A Disaster Recovery Snapshot: Agencies Aren’t Ready

Data growth is outpacing disaster recovery plans.

Natural disasters like Hurricane Sandy and the Moore, Okla., tornadoes have prompted federal agencies to examine their disaster recovery plans. Complicated by factors such as budget, sequestration, growing data and a heightening demand for transparency, federal agencies are struggling to keep pace. A recent MeriTalk survey examined the disaster recovery landscape and asked federal IT leaders what they expected to see over the next few years.

Just eight percent of respondents said their agency is completely prepared to recover data if an emergency occurred today. Not every question resulted in such a discouraging answer, but it’s clear that agencies have their work cut out for them.

Right now, recovery isn’t realistic.

Perhaps the most pressing issue facing disaster recovery efforts is the rate at which data is growing. More than half of survey respondents indicated that their agency’s disaster recovery strategy is sufficient for one year at most. What does that mean for the future? If the past is a gauge, agencies will catch up to today’s data storage and backup needs a year or two too late.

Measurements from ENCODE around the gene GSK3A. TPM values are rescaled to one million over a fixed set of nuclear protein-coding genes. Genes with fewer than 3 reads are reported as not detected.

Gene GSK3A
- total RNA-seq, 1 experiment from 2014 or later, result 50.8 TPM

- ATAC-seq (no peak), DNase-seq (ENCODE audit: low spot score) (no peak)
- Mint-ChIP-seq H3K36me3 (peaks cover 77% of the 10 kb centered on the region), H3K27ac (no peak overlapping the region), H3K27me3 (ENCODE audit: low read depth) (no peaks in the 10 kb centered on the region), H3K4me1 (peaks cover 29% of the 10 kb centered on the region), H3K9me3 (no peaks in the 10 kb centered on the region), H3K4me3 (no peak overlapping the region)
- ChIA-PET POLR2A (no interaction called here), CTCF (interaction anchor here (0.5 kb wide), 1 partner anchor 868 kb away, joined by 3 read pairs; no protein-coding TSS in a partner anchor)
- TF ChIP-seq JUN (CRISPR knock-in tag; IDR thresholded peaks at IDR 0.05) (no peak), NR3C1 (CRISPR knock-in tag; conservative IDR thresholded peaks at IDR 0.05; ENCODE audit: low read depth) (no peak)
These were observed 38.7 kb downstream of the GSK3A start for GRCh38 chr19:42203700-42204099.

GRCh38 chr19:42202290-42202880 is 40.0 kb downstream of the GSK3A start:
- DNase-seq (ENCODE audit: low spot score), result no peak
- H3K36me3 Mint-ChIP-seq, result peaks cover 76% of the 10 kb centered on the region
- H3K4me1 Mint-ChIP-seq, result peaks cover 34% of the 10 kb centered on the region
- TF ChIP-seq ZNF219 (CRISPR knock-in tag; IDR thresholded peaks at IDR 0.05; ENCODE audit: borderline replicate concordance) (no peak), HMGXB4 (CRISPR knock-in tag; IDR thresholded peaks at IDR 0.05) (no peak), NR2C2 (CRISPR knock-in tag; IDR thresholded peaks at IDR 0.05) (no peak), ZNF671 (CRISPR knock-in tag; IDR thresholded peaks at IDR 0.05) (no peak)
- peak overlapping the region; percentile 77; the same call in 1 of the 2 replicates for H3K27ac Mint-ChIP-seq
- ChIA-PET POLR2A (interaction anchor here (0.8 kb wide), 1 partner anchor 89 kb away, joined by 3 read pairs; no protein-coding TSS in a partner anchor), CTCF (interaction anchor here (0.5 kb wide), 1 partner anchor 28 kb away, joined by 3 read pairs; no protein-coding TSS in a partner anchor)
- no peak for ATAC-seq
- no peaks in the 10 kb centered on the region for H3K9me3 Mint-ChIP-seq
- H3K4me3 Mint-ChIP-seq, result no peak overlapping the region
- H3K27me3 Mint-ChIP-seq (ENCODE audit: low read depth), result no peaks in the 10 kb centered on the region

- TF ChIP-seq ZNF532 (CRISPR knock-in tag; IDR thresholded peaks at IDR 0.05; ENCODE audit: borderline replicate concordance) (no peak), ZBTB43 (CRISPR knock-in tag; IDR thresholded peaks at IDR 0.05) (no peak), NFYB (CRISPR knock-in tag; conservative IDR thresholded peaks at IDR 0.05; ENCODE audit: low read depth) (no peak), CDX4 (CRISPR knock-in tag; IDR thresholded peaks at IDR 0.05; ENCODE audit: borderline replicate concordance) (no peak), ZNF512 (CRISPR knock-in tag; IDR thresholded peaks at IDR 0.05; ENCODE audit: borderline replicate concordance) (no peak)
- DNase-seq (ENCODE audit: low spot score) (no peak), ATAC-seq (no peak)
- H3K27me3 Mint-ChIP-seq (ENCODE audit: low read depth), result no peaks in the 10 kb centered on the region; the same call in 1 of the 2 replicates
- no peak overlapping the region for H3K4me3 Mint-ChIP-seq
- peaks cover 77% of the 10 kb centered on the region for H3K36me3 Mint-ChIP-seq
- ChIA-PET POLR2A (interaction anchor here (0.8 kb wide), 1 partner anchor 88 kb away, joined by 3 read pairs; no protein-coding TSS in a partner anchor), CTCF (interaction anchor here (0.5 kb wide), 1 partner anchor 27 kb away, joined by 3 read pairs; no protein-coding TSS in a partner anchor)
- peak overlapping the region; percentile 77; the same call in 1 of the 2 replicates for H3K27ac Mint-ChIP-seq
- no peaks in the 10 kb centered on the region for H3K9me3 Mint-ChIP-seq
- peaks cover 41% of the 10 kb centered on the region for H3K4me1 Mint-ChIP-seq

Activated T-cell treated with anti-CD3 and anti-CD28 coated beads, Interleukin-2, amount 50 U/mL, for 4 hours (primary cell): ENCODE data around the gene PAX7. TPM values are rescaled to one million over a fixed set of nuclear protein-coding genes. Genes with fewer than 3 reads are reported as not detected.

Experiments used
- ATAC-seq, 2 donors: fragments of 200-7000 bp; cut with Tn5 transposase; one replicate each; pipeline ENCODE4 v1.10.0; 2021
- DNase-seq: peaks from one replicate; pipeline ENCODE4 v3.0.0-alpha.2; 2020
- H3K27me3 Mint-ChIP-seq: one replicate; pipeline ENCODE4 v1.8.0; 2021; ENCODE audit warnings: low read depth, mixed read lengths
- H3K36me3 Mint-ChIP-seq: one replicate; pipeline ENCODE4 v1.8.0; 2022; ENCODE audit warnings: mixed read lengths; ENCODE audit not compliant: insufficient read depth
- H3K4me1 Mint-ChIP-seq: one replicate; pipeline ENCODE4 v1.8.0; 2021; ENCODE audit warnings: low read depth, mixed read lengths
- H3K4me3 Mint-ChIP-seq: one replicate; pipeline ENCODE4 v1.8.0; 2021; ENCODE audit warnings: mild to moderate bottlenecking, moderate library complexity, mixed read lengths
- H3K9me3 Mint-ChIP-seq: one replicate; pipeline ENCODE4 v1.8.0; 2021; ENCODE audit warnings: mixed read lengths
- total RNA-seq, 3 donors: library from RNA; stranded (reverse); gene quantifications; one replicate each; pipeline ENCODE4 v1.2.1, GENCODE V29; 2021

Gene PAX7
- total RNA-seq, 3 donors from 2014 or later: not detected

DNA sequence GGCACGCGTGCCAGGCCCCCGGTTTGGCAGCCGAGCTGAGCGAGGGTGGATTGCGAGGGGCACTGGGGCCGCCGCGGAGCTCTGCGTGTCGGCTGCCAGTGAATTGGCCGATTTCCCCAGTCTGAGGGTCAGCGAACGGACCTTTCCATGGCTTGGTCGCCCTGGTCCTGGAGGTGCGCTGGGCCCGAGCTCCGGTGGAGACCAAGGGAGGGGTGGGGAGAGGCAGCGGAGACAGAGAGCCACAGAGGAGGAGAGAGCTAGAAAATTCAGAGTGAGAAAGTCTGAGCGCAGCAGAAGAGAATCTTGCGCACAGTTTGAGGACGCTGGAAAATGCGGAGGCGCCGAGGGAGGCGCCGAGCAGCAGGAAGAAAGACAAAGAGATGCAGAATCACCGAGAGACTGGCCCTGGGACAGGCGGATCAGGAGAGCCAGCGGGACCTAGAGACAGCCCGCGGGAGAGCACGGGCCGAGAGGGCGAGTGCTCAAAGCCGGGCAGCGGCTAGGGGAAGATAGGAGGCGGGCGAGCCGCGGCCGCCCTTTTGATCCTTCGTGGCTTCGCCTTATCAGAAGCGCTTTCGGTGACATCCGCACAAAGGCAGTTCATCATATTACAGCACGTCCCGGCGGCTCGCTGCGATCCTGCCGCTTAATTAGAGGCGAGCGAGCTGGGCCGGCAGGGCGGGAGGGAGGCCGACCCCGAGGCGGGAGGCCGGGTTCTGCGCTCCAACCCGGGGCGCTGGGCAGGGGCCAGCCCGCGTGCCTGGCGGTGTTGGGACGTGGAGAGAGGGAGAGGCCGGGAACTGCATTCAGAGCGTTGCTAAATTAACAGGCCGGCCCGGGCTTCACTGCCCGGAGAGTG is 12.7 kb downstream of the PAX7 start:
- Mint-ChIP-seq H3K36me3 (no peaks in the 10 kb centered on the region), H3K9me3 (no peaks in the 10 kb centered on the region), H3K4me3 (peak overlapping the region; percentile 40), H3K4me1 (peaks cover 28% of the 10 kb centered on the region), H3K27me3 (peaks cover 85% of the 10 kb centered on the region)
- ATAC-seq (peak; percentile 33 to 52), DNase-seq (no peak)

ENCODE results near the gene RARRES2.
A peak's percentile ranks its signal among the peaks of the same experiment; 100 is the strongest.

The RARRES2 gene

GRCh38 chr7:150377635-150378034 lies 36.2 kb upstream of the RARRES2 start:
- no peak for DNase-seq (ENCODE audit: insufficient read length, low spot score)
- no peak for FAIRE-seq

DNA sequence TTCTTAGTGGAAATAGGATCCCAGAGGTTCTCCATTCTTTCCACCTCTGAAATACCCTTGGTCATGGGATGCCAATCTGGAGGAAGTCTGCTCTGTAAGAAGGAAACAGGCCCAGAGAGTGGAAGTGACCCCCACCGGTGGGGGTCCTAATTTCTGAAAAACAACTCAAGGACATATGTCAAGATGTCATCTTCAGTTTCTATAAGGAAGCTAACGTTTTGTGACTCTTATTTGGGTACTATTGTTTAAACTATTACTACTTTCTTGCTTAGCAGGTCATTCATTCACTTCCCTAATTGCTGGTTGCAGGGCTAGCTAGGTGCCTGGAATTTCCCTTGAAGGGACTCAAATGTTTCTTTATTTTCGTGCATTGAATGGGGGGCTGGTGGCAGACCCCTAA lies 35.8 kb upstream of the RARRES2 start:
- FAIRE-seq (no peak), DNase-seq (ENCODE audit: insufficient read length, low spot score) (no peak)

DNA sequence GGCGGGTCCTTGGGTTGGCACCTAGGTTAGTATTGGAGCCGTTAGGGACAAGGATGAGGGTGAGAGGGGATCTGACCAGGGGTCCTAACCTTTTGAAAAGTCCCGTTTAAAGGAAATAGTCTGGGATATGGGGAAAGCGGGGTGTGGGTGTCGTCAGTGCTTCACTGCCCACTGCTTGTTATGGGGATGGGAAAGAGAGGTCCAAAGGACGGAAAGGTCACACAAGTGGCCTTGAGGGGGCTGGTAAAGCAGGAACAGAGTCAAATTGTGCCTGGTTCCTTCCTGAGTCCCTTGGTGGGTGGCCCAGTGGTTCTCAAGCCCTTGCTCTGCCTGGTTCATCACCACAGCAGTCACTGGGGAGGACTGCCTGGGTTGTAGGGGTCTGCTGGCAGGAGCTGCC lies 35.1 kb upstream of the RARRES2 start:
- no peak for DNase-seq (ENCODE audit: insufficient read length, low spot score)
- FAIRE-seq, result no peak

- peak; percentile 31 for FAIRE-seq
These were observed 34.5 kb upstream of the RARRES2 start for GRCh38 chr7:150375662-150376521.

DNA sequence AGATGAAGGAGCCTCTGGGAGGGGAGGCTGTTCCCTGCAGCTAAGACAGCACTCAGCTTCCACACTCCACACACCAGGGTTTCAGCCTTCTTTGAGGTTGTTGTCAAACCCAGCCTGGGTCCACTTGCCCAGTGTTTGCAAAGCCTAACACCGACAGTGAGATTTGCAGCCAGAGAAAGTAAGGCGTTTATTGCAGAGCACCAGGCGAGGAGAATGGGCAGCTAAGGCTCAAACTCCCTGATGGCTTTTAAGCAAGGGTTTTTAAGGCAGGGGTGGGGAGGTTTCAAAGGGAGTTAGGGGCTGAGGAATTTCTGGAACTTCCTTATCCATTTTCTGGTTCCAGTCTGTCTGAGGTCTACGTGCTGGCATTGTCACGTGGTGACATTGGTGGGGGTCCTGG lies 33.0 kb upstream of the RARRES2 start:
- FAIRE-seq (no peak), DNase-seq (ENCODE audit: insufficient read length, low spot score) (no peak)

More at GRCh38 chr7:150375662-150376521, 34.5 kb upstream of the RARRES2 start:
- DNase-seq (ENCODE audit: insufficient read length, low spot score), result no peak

As indicated in the image above, data will expand by 39 percent by 2015. According to MeriTalk, “the average agency has 51 percent capacity left in its current backup solution.” This buffer could provide agencies the breathing room needed to prepare their systems for the future.

More data means more testing.

It’s evident that some agencies recognize their shortcomings. One-third of the federal IT workers surveyed said their agency had not tested the ability to recover data in the last 12 months.

Mobile computing is complicating the disaster recovery issue. Nearly every agency has the ability to remotely wipe employees’ devices if necessary, but respondents said they would be able to recover only about half of mobile data. Like data, mobile usage is growing rapidly and in the future will need to become a focus for agencies.

Virtualization is key to improving disaster recovery.

Workloads on virtualized machines are estimated to grow by 26 percent by 2015. Centralizing computer power, especially for mobile devices like smartphones and tablets, will be critical to optimizing data recovery plans. Rather than addressing myriad devices, IT departments can focus on important servers. This lessens the burden and should also make backup and recovery less expensive.

How is your agency handling recovery and backup? Let us know in the Comments section.

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Jun 06 2013